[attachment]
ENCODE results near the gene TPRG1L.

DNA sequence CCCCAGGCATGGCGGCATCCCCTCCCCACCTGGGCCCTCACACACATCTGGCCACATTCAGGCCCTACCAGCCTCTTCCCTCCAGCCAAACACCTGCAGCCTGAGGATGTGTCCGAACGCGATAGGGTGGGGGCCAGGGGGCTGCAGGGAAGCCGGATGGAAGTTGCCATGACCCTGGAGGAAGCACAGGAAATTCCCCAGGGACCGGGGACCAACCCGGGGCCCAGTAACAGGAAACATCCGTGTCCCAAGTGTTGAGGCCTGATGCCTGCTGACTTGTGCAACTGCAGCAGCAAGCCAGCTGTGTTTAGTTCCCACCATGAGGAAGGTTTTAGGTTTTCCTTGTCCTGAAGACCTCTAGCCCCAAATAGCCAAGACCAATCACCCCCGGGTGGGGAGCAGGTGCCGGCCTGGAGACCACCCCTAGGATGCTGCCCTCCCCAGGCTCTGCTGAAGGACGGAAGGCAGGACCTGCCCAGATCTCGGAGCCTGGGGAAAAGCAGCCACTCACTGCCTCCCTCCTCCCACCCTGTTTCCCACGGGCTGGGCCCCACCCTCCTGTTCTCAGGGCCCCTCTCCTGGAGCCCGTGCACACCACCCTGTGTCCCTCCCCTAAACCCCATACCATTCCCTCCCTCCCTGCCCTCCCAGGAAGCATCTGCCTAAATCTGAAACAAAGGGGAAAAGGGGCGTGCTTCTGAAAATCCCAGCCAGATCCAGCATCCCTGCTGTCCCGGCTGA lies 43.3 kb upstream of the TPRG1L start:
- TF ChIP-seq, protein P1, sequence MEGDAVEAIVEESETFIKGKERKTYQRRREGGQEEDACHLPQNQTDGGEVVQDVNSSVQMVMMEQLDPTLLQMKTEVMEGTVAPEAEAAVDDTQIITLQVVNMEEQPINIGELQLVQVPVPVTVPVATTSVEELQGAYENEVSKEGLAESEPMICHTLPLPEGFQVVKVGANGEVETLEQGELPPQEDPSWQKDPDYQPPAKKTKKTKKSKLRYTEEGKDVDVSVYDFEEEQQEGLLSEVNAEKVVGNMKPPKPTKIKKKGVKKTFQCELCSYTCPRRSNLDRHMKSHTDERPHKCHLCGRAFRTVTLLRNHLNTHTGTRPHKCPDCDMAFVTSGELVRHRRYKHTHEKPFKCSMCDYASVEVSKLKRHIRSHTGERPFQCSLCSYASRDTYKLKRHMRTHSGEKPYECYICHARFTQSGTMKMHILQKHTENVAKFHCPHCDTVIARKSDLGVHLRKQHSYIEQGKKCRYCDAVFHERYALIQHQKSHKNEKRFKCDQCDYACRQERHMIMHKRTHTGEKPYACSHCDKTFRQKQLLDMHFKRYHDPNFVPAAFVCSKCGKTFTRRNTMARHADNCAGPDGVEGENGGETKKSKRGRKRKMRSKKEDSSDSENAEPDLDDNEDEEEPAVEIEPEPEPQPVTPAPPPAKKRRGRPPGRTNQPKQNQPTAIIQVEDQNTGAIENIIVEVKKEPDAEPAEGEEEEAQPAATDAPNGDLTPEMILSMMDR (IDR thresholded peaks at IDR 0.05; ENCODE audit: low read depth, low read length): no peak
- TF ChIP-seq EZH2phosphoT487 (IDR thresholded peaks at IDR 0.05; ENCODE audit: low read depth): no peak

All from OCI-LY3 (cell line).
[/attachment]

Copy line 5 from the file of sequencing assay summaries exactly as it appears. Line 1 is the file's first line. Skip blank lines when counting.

All from OCI-LY3 (cell line).